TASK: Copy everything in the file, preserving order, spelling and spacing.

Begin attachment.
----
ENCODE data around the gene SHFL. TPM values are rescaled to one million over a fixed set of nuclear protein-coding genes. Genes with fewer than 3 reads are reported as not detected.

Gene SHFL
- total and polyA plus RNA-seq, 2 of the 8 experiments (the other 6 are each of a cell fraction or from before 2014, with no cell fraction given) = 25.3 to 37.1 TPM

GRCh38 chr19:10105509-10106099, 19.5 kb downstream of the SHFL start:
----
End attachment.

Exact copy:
ENCODE data around the gene SHFL. TPM values are rescaled to one million over a fixed set of nuclear protein-coding genes. Genes with fewer than 3 reads are reported as not detected.

Gene SHFL
- total and polyA plus RNA-seq, 2 of the 8 experiments (the other 6 are each of a cell fraction or from before 2014, with no cell fraction given) = 25.3 to 37.1 TPM

GRCh38 chr19:10105509-10106099, 19.5 kb downstream of the SHFL start: